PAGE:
Researchers from Carnegie Mellon University and Intel are developing smart car headlights that can cope with precipitation.
Researchers from Carnegie Mellon University and Intel have developed a prototype smart headlight system that can cope with raindrops and wind-blown snowflakes. The system, which has been tested during a snowstorm in Pittsburgh, uses a projector, camera and 50/50 beamsplitter.
The path of the particles is tracked and their future locations are determined so they can be dis-illuminated and the headlight beam only shines light around the precipitation. Standard vehicle headlights tend to illuminate raindrops and snowflakes, making them appear as bright flickering streaks that are distracting to the driver.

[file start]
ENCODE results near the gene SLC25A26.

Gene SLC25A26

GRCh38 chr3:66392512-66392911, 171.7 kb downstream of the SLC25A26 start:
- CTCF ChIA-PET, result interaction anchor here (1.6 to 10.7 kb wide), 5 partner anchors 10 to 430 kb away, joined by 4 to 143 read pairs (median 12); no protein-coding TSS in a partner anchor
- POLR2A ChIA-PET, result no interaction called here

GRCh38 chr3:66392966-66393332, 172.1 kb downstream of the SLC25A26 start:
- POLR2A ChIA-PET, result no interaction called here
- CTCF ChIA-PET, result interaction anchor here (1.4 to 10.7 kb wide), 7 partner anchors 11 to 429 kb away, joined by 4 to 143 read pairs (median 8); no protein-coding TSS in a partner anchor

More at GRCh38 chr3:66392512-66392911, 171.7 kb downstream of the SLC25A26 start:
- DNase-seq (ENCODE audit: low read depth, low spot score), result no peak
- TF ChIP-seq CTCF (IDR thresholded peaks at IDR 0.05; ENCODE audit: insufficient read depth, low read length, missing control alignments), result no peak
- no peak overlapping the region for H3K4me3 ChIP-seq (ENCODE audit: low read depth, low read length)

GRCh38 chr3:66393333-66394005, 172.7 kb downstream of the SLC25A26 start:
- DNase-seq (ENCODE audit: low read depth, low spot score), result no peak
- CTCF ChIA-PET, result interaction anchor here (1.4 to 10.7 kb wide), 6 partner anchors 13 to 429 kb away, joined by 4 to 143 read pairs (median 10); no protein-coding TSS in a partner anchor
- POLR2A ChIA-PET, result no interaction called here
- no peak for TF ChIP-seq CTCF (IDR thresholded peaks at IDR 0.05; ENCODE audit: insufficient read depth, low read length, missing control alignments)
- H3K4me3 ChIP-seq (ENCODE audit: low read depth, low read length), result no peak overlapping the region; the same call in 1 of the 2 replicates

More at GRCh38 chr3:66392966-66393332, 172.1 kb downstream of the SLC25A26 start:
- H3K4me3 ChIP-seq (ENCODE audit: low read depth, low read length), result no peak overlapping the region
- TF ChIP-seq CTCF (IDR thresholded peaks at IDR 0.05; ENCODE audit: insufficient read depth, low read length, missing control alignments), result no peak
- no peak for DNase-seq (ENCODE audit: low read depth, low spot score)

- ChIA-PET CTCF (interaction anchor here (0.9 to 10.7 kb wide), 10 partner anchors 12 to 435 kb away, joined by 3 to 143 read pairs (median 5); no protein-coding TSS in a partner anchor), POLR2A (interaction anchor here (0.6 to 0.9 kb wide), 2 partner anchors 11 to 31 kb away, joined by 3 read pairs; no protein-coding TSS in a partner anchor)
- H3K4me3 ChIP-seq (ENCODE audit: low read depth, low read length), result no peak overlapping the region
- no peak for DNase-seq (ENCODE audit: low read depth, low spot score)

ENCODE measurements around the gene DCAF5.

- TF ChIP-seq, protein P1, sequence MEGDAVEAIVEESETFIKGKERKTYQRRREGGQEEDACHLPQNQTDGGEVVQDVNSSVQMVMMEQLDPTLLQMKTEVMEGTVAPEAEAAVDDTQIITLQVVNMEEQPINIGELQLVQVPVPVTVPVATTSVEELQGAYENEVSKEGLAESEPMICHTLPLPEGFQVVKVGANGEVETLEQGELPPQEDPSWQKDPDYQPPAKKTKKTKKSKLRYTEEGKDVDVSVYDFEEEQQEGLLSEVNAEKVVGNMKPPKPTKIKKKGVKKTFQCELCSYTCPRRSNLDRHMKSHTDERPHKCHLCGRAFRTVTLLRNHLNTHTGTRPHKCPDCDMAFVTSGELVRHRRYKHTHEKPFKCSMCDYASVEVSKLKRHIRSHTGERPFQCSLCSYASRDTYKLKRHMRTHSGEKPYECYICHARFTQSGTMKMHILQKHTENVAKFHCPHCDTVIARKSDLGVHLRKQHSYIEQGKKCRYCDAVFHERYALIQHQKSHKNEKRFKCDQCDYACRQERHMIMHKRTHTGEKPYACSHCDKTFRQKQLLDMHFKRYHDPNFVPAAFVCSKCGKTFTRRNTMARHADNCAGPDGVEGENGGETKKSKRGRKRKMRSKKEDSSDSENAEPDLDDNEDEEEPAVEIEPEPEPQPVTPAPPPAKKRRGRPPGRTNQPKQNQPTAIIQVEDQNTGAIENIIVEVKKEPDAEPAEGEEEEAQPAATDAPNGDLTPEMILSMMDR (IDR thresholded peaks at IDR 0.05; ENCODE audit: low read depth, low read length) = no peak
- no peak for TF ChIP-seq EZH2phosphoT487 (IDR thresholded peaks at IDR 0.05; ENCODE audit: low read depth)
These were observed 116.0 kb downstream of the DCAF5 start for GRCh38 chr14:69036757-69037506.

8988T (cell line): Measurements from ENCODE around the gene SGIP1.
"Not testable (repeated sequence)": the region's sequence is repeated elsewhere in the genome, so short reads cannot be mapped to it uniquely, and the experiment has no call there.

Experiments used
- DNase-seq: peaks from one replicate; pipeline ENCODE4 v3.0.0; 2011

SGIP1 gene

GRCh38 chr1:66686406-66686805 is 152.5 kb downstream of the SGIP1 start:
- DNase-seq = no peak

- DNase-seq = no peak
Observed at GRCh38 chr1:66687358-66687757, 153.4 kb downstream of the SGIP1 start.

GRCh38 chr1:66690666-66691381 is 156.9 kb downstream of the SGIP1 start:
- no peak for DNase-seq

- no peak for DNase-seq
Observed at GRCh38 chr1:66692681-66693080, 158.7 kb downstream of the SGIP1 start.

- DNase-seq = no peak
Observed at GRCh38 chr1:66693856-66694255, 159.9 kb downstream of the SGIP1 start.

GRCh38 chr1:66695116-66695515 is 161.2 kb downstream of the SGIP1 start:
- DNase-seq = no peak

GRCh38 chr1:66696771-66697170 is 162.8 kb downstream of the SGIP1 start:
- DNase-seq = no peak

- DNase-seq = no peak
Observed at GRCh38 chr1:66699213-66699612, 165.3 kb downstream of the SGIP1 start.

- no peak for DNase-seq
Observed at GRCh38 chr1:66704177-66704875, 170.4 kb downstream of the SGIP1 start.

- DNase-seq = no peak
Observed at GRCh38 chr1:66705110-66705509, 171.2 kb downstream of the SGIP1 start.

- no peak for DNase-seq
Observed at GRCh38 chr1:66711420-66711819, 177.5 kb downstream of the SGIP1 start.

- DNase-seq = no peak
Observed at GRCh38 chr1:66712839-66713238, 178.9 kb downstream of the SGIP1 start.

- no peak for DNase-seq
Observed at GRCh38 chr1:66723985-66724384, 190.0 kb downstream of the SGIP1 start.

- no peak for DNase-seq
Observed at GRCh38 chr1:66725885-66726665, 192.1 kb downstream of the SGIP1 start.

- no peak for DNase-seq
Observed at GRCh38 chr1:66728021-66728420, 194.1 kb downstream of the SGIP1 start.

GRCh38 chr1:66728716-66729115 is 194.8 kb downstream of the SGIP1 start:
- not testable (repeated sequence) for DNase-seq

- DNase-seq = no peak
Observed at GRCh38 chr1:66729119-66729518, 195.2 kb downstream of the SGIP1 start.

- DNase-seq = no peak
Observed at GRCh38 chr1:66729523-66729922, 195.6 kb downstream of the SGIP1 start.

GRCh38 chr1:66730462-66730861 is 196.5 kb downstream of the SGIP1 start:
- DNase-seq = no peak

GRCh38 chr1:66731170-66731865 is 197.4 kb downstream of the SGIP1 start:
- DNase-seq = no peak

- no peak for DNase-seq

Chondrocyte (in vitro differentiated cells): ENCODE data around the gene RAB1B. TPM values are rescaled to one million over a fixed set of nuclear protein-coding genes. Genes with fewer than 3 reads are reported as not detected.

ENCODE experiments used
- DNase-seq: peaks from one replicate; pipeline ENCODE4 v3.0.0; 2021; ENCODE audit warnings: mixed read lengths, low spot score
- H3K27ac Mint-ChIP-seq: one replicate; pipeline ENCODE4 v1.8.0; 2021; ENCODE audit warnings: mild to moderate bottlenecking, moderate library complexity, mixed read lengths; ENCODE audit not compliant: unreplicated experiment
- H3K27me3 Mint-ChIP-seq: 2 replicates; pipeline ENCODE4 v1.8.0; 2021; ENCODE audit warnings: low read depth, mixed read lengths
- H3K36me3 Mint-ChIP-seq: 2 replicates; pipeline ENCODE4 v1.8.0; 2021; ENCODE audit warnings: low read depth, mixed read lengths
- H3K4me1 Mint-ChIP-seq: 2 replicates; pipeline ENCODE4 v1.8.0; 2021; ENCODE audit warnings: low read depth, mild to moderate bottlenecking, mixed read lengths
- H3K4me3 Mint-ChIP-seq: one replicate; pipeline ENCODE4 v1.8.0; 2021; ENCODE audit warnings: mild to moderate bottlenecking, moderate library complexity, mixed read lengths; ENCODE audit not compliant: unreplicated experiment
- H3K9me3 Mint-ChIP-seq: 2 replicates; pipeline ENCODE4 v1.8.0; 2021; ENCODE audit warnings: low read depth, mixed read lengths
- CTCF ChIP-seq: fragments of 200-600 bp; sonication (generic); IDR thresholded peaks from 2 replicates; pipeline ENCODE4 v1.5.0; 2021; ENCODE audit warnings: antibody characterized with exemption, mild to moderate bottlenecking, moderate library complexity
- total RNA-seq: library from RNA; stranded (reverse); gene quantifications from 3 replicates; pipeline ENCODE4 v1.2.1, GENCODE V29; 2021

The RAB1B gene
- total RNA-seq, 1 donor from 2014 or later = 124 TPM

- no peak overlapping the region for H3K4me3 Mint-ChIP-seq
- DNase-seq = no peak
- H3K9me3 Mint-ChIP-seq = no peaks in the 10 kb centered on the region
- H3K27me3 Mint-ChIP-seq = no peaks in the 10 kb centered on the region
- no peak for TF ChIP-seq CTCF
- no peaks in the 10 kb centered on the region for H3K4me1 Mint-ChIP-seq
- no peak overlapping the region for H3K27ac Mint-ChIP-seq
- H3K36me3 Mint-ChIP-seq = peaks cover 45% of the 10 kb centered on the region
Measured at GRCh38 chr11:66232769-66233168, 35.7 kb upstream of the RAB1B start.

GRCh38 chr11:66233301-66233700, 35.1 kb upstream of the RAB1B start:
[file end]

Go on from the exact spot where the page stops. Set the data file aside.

This new system proposes a headlight capable of avoiding precipitation to improve driver visibility while adequately illuminating the road. This would effectively reduce driver stress and make roads safer during rain and snow storms.
The researchers have conducted simulations and built a prototype system to show that the approach is feasible and effective. The video below shows standard headlights reflecting off snowflakes, before the smart headlight takes over and improves visibility: